GRAPEVINE –– At a gas station at the corner of Highway 114 and Texas Trail on Monday, Sam Barnes filled up the shiny red pickup truck he’s been stuck in for many a mile trying to get through “the funnel.”
But construction on the eight mile stretch of highways 114 and 121 through Grapevine (now called the DFW Connector) is all but finished.
“That sounds great. I can’t wait,” Barnes said. “Smooth sailing.”
He speaks for about a quarter million drivers a day who’ve suffered through nearly four years of construction. The $1 billion project will be declared “substantially complete” in the next four to six weeks, meaning no more detours and lane shifts.
The connector project adds new access roads, free lanes and toll lanes in the center. In some areas, it will be 20 lanes wide.
The federal government kicked the project into gear with a quarter of a billion dollars in stimulus spending. Longtime Grapevine Mayor William Tate said businesses have paid a high price for construction that cut them off from customers.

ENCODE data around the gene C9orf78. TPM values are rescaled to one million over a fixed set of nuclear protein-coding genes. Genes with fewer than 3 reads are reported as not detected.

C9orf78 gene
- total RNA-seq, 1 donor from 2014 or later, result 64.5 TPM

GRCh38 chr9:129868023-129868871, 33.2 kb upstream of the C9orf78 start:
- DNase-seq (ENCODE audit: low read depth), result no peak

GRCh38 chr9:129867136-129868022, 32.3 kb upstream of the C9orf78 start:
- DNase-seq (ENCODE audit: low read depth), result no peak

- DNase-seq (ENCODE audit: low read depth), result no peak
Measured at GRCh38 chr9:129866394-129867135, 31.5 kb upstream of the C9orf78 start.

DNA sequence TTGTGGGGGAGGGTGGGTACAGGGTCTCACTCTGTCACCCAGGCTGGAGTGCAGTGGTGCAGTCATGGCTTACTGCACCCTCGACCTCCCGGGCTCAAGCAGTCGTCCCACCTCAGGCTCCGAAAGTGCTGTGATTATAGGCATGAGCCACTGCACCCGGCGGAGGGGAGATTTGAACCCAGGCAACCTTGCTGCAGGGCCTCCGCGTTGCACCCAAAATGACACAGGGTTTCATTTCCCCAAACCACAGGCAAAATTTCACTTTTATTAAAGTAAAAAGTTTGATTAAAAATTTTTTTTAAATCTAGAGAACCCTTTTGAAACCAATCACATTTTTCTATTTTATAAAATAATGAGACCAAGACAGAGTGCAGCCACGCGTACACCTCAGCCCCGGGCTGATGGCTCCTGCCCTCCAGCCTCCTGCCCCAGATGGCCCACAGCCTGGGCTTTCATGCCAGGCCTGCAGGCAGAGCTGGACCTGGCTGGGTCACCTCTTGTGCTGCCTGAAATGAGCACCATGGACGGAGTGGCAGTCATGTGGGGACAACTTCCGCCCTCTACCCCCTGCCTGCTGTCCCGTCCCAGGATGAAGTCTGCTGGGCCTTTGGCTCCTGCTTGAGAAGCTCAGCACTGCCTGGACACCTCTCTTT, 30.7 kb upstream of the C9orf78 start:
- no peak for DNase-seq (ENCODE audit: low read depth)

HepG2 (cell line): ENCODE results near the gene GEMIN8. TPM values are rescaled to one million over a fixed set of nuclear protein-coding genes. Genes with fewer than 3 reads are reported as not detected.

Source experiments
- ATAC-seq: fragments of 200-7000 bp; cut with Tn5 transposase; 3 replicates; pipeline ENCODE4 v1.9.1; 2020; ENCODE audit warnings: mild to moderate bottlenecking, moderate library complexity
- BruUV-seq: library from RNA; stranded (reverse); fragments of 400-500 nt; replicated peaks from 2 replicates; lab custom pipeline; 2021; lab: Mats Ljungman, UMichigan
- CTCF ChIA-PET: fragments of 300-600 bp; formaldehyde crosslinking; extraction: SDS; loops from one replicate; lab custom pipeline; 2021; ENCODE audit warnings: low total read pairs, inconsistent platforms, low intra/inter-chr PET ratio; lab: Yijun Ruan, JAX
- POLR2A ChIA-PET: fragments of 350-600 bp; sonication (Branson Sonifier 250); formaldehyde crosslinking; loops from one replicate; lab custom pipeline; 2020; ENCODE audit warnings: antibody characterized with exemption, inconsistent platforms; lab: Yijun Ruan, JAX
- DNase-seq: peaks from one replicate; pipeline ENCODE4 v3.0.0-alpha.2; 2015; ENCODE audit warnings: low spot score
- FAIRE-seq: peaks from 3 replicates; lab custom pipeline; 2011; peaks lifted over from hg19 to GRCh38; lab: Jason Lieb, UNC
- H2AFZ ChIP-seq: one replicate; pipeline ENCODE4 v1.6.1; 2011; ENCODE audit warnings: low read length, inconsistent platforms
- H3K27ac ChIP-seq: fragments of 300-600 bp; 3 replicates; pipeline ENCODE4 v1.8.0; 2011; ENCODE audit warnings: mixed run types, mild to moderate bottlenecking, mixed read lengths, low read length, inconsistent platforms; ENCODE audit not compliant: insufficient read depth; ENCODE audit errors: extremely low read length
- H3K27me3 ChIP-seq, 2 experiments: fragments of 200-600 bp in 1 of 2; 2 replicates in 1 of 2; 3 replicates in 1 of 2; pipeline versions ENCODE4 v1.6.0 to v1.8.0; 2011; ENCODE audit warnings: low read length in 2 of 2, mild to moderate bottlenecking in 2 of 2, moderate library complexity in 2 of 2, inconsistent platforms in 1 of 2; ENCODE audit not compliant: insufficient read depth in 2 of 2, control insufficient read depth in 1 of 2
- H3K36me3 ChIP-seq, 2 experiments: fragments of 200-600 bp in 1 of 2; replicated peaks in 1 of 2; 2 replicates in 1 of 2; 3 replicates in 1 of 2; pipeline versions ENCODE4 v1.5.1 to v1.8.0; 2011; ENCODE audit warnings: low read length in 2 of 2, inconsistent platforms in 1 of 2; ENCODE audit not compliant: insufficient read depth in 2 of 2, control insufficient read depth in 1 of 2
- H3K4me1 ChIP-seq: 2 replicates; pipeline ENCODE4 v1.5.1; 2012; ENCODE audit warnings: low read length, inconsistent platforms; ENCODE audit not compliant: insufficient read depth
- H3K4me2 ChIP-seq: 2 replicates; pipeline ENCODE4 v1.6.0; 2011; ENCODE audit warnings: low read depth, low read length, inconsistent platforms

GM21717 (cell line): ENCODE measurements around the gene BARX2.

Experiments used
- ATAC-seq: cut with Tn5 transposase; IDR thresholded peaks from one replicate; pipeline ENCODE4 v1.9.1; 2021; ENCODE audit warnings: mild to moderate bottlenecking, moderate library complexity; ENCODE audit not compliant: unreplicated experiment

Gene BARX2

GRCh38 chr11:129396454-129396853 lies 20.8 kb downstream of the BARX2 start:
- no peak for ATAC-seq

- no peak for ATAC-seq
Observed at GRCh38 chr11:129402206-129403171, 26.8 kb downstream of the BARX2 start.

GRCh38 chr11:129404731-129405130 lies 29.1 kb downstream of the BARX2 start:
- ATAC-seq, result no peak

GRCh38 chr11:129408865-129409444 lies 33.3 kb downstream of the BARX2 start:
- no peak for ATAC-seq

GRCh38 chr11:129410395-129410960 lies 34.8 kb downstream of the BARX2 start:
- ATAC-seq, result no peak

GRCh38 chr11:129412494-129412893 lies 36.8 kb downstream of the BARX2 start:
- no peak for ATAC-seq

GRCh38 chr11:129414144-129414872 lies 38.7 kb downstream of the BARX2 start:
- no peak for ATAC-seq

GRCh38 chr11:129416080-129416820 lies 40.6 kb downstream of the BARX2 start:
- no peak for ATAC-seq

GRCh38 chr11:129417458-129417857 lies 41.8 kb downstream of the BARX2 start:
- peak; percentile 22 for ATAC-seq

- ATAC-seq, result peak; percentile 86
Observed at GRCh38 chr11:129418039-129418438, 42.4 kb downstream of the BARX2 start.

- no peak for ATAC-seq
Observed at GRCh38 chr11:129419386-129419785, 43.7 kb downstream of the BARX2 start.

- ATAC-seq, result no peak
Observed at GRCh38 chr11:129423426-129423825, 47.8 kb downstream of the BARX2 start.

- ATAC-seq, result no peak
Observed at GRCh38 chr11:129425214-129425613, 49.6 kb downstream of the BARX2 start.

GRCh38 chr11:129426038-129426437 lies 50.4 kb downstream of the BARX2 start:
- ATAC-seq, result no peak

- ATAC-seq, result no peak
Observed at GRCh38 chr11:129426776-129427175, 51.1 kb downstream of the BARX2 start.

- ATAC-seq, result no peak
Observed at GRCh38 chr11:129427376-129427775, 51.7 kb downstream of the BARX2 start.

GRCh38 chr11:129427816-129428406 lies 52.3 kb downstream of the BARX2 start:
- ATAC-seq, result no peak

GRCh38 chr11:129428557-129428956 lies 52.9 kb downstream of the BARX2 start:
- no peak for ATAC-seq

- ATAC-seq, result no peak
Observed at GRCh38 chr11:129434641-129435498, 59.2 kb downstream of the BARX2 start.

“We’ve had five or six that closed, and some that might still close because of changing access,” he said.
Still, Tate says it’s worth celebrating that work on the project will be completed nine months ahead of schedule by Grapevine-based Northgate Constructors. State and federal officials will do just that on Wednesday.
Tate says the city will launch a promotional campaign to bring back visitors who avoided the construction and congestion. But he warns that the funnel will just fill up again in years to come if North Texans don’t change their ways and embrace mass transportation.
“We can’t afford another project like this,” he says.
On Monday, traffic flowed freely through the connector, just north of Dallas-Fort Worth International Airport.